Friends, family, fans and colleagues gathered at the Chicago Theatre last night to pay tribute to the late film critic Roger Ebert, in a memorial that lasted three hours. Speakers included actors, directors, film critics, television hosts, old drinking buddies, studio executives, and grandchildren.
Even the location of the ceremony held special meaning for the occasion. As Telluride Film Festival co-founder Tom Luddy explained, Ebert had, years earlier, convinced him to choose the Chicago, then a dilapidated, rat-infested shell of its former self, over other more luxurious local venues for a revival screening of Abel Gance’s “Napoleon.” “If you guys bring ‘Napoleon’ here,” Ebert told Luddy, “if we had thousands of people in Chicago coming to this theater now it would remind them what a great theater it could be.” Luddy agreed, 12,000 people came to see “Napoleon” during its Chicago engagement, and a year later the theater was declared a landmark.
Roger had helped save the theater that held his memorial tribute. So literally no one in the Chicago on Thursday would have been there without Roger Ebert, in more ways than one.
The evening, titled “Roger Ebert: A Celebration of Life,” was free and open to the public and streamed live on RogerEbert.com. It featured guests from nearly every aspect of the writer and television host’s life: from the worlds of criticism and journalism to the liberal causes he championed. There were clips of Ebert’s many appearances on TV, some famous, others obscure. The selections even included the outtakes, a viral hit on the web, of Ebert and his old partner Gene Siskel heckling each other during a promo shoot for their old show.
The guest list included John and Joan Cusack (who read a letter from the President and First Lady), directors Ava DuVernay, Julie Dash, Gregory Nava, and Andrew Davis, “At the Movies” creator Thea Flaum, Sony Pictures Classics President Michael Barker, Gene Siskel’s widow Marlene Iglitzen Siskel, journalist (and voice of Ebert on “Ebert Presents at the Movies”) Bill Kurtis, “Ebert & Roeper” co-host Richard Roeper, Ebert’s wife Chaz, and comedian and activist Dick Gregory, who received the night’s biggest laughs while saluting Roger with crisply timed jokes.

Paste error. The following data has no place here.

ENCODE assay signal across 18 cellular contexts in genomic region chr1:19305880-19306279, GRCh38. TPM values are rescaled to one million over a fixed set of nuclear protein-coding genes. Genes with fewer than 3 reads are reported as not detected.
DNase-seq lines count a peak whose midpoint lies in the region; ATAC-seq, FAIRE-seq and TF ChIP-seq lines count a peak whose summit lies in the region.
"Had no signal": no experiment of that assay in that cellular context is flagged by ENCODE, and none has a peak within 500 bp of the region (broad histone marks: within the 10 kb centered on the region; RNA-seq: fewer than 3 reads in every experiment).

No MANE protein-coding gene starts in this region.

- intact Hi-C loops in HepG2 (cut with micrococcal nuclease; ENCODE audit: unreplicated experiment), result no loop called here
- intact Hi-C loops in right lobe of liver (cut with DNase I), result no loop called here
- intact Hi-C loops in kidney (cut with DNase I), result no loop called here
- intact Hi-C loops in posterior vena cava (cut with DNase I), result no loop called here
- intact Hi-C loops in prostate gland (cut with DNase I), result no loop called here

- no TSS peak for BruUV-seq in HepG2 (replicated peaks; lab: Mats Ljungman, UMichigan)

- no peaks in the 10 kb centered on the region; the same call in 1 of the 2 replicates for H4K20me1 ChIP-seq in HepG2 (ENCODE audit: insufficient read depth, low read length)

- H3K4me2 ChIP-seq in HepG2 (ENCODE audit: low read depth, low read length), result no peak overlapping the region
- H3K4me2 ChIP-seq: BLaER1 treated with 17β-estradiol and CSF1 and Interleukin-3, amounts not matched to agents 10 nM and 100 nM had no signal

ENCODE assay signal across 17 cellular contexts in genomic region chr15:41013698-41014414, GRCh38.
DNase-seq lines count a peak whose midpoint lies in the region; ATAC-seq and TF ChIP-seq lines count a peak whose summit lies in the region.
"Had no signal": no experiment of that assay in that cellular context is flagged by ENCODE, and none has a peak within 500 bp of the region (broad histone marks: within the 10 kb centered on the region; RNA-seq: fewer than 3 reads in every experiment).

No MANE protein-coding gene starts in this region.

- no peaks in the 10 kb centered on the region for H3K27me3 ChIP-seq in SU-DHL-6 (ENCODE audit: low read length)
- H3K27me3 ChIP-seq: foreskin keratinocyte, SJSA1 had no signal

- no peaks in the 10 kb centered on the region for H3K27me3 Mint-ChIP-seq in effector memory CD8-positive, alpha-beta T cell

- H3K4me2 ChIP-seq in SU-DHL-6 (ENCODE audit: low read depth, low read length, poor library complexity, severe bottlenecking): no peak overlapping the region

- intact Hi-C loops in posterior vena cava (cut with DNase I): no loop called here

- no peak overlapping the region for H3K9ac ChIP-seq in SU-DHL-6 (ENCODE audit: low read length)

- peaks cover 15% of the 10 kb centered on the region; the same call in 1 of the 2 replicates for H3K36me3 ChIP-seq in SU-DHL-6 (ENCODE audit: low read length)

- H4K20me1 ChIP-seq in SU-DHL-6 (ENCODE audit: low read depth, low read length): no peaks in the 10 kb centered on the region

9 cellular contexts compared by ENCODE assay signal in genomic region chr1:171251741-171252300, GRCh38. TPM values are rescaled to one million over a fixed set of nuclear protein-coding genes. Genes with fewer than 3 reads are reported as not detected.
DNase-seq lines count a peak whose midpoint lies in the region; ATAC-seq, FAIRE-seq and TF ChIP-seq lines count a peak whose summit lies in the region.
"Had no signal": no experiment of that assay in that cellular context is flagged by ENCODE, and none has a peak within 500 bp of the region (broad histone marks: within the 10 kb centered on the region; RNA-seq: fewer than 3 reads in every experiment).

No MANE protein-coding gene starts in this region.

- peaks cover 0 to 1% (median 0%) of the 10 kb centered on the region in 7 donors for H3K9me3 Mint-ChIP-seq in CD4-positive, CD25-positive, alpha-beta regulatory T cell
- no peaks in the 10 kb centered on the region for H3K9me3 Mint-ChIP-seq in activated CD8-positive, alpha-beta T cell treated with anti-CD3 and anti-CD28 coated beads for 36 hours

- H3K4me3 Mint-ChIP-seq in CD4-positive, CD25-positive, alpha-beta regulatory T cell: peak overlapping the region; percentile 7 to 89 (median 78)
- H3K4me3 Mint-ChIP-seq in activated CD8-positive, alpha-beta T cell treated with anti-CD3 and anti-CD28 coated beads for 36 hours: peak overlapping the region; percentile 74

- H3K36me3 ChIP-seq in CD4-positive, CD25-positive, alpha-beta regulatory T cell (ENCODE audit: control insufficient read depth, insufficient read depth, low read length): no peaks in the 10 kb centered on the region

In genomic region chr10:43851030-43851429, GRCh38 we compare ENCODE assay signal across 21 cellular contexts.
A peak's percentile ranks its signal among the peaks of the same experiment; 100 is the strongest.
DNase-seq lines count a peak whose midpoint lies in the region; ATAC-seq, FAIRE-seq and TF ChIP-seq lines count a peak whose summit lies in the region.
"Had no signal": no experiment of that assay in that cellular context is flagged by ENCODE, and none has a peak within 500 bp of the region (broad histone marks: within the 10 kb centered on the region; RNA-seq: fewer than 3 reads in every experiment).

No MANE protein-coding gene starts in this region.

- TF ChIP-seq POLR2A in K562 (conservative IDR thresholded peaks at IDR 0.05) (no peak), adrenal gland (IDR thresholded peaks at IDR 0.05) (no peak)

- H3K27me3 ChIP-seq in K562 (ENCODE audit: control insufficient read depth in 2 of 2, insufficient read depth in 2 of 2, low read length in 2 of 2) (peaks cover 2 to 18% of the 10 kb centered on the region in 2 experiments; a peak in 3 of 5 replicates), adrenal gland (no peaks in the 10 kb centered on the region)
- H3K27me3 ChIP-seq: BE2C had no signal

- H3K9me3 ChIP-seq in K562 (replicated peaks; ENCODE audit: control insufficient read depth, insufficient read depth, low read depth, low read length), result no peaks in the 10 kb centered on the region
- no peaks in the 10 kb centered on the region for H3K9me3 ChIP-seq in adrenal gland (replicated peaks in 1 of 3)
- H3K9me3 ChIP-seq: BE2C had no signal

Just a few of the many highlights:
“Roger was always a great guy. I believe Chaz enabled him to become a great man.” — Thea Flaum
“He was a populist without prejudice.” — Todd McCarthy, The Hollywood Reporter
“When Roger was around, the balcony was always open for anyone who wanted to bend his ear.” — Scott Foundas, Variety
“Sometimes his writing was better than the writing in the film… it was annoying how good of a writer he was.” — John Cusack
“We look at movies in a bolder way because of him… I have always felt that Roger was the conscience of the movie business.” – Michael Barker
“I believe all of our lives would have been so much less interesting without Roger Ebert.” — Richard Roeper
“Roger was a warrior. He believed you had to get in there and give life to new visions and new voices… so that the movies we see would look more like the country we live in. And in doing that, he changed the way America saw movies. And that changed America.” — Gregory Nava
“He lived a charmed life. A lot of things in life that were more difficult for some people came easy to him. But with that came a responsibility for carrying on lots of things that some people couldn’t take on.” — Chaz Ebert
There were other highlights that were impossible to capture in sound bytes. Ava DuVernay told a long and beautiful story about her four meetings with Roger during four different periods of her life — as a child, as a publicist, as a filmmaker, and as a friend. Facets founder Milos Stehlik spoke of Ebert’s support of “Hail Mary,” a controversial movie by Jean-Luc Godard about the Virgin Mary — a movie he gave only one and a half stars and did not like, but believed deserved a chance to be seen anyway.
Richard Roeper, who called Ebert “our George Bailey,” revealed a few behind the scenes stories of Roger and Gene — like the time Gene tricked Roger into thinking the pilot of an airplane they were both flying on was a fan — and confessed that while he loathed receiving the question “Seen any good movies lately?” from fans, Roger loved it, and always took the time to answer it sincerely. Bill Kurtis praised Ebert’s fearless, tech-savvy conversion from print to multiplatform journalist — at the age of 60, while he was fighting cancer, without his voice.
And in one of the clips of Ebert himself, he talked about how he stumbled into his lifelong profession and passion. He’d been hired to write for the Chicago Sun-Times; all he’d wanted to be since he was a boy was a newspaperman. Then the Sun-Times‘ film critic retired and the job fell in his lap. He didn’t ask for it, he didn’t even apply; they simply gave it to him. “I didn’t know I was going to be a film critic,” he said.
And yet he became one of the greatest critics, and certainly the most influential, that ever lived — possibly one part of that charmed life Chaz Ebert spoke about. But some people with luck and with gifts take them for granted. What last night’s event proved conclusively was that Ebert never did. He knew how lucky he was, and made sure he repaid the universe for all that he had received many times over. That’s why he was so generous to his fans, and so supportive to the young critics he inspired. And that’s why knowing him made us almost as lucky as he was.